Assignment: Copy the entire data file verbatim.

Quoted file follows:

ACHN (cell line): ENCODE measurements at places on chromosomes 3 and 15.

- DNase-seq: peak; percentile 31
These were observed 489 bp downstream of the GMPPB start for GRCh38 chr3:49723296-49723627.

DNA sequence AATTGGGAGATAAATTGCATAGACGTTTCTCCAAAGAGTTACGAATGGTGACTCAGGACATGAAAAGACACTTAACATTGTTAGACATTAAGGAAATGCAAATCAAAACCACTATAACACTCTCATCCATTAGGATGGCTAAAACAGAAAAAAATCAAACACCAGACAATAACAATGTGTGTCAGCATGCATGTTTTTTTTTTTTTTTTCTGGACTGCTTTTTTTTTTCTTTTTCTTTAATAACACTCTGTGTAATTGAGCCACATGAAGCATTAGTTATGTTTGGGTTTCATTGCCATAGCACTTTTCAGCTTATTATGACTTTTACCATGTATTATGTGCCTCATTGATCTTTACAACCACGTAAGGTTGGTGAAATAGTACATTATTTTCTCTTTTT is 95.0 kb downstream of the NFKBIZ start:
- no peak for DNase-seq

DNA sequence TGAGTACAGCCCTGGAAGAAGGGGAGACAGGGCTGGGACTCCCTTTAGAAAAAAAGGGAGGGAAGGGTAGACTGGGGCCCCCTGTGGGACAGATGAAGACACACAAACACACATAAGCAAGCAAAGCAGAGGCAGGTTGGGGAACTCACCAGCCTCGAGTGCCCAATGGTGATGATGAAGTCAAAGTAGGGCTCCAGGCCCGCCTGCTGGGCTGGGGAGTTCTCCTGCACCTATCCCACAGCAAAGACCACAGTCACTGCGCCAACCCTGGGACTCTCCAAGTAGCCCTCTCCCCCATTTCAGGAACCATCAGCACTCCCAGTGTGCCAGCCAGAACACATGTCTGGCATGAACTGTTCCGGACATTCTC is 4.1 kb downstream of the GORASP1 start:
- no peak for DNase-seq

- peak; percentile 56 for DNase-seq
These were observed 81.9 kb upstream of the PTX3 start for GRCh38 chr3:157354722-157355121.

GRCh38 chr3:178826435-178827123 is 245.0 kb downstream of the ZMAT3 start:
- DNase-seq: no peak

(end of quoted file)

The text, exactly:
ACHN (cell line): ENCODE measurements at places on chromosomes 3 and 15.

- DNase-seq: peak; percentile 31
These were observed 489 bp downstream of the GMPPB start for GRCh38 chr3:49723296-49723627.

DNA sequence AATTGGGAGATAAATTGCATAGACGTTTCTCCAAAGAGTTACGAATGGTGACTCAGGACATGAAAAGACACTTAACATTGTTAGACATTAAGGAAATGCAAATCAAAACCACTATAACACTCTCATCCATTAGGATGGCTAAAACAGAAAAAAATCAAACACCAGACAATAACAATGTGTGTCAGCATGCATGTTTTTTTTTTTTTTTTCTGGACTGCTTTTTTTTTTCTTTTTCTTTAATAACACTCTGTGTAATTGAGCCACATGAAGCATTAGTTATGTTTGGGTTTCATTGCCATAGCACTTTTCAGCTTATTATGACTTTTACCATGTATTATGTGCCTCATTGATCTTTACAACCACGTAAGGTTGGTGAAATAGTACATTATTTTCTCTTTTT is 95.0 kb downstream of the NFKBIZ start:
- no peak for DNase-seq

DNA sequence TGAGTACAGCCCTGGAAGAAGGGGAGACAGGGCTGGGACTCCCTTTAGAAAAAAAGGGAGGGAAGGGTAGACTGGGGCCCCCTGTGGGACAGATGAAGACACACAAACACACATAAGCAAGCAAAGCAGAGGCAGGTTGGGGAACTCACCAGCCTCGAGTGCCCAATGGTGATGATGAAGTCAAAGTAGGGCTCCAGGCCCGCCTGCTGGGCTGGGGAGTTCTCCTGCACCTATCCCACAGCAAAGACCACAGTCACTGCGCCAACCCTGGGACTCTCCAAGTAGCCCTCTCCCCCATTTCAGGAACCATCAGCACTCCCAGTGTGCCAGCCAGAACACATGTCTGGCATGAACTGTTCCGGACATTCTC is 4.1 kb downstream of the GORASP1 start:
- no peak for DNase-seq

- peak; percentile 56 for DNase-seq
These were observed 81.9 kb upstream of the PTX3 start for GRCh38 chr3:157354722-157355121.

GRCh38 chr3:178826435-178827123 is 245.0 kb downstream of the ZMAT3 start:
- DNase-seq: no peak